Yet Kross’s attempt to remake the jail system and provide a measure of social services to New York’s incarcerated population ran up against her task of running facilities adequate enough to house the tens of thousands of people who cycled yearly through the jails. That is to say, Kross’s agenda as a reformer of the city’s jails put her at odds with her own responsibilities as their administrator. Years into her tenure as DOC commissioner, Kross confronted the same problems she had found at the start: desperately overcrowded jails and abject conditions, including the violent and neglectful treatment of prisoners by the correction officers. As Shanahan notes, Kross herself advocated for reducing the city’s jail population, but she had little control over this figure, which fell squarely into the lap of the New York Police Department and the city’s courts. Kross therefore advocated for more funding and resources for those facilities—building, in her words, “bigger and stronger bastilles to hold our prisoners.”
Her attempt to resolve this contradiction between penal welfare programs on the one hand and adequately administered facilities on the other resulted in a significant expansion of the city’s carceral capacities—arguably the lasting effect of her commissionership. She oversaw the construction of the facility then known as C-76, now the Eric M. Taylor Jail on Rikers; she opened the Brooklyn House of Detention, a skyscraper jail now known as the Brooklyn Detention Complex and still in use; and, most critically, she secured funds for the construction of the bridge between Rikers and East Elmhurst, Queens, which replaced the ferry that had previously shepherded prisoners and supplies to and from the island. As readers of Robert Caro’s The Power Broker might guess, the bridge to Rikers, more than any single jail facility, locked the city into a decades-long pattern of development, pushing successive administrations to detain ever more prisoners on the island.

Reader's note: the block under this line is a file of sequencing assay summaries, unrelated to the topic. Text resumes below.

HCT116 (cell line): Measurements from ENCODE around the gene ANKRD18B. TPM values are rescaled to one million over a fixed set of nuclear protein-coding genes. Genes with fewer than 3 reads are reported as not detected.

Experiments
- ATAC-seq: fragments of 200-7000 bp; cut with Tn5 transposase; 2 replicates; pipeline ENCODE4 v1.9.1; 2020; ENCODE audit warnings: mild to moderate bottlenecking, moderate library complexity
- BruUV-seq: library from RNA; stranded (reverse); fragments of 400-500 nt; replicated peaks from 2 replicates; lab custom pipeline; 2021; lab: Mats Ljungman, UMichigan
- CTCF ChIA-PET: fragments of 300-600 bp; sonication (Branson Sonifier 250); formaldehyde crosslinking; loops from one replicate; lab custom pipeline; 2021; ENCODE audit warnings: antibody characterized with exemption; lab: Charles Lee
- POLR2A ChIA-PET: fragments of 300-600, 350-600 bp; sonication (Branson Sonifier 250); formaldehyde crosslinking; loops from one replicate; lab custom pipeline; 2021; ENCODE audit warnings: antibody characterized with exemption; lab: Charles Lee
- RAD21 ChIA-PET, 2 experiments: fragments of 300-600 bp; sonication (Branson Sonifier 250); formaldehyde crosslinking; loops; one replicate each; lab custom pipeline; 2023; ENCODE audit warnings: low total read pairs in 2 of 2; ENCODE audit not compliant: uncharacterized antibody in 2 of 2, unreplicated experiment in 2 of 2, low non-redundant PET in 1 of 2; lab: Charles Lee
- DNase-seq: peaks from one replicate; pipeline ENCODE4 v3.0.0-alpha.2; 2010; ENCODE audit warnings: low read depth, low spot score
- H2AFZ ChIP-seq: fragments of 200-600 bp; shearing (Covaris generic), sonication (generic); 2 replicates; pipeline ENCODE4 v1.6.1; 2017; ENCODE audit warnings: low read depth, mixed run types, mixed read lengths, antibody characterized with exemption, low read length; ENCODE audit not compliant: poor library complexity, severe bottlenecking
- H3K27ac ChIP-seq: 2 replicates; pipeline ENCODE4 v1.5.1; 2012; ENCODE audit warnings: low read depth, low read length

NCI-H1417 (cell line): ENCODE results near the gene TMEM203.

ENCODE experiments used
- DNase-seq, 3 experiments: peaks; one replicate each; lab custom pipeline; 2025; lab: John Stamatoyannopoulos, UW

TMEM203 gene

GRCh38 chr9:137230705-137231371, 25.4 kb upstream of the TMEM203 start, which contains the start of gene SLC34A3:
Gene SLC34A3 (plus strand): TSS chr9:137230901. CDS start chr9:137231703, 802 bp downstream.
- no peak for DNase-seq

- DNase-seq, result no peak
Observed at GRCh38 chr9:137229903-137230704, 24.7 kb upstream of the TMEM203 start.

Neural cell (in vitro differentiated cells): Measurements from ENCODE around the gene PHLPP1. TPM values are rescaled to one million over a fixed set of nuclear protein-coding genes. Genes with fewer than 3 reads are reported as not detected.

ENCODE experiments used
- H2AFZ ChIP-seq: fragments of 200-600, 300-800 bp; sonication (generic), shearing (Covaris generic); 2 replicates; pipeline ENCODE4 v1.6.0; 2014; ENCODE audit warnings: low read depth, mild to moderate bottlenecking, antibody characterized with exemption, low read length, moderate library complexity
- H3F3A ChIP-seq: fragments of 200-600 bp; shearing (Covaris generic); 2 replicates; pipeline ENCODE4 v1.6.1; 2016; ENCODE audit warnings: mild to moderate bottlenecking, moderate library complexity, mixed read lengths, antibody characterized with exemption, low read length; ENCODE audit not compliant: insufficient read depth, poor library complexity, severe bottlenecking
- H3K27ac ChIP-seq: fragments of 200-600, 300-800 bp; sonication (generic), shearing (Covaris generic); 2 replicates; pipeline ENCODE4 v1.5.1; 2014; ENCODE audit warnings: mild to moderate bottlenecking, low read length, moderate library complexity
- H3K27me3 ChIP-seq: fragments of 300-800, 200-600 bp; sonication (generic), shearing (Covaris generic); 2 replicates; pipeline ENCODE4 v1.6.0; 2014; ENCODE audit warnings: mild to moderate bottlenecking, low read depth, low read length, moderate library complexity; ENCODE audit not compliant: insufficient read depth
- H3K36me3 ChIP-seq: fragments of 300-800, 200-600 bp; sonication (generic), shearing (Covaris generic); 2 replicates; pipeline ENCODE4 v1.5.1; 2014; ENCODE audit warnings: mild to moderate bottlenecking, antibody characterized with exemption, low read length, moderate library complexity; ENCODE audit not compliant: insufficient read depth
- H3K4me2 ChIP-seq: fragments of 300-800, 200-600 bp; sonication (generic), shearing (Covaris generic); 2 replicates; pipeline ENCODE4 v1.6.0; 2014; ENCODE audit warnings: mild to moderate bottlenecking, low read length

The rapid expansion of the city’s carceral infrastructure that took place under Kross advanced, however unwittingly, the power of the city’s correction officers, whose ranks swelled to staff the new jails, and who received favorable raises and terms of employment to buy their grudging support for Kross’s reform programs. Under the leadership of the Correction Officers Benevolent Association, they won official bargaining rights as part of Wagner’s electioneering deal with the city’s labor unions, which offered public recognition in exchange for their support of his candidacy in the 1953 election. Together with the Patrolmen’s Benevolent Association (PBA), the NYPD’s largest union, COBA soon began to flex its political muscle, winning pay parity with the city’s cops and firefighters and undertaking work slowdowns and stoppages.
These active and militant unions became integral cogs in the developing law-and-order coalition: Outside the walls of the city’s jails, the PBA, in coalition with affiliates of the John Birch Society and the American Nazi Party, stoked racist fears to defeat at the ballot Mayor John Lindsay’s civilian review board in 1966, which would have placed independent investigation and disciplining power in a body outside the NYPD itself. (The city’s current Civilian Complaint Review Board, introduced under Mayor David Dinkins, has virtually no real disciplinary power over the city’s cops, a testament to the PBA’s enduring power.) Inside the walls, correction officers brutally repressed the prisoner rebellions that shook the city’s jails in August and October of 1970.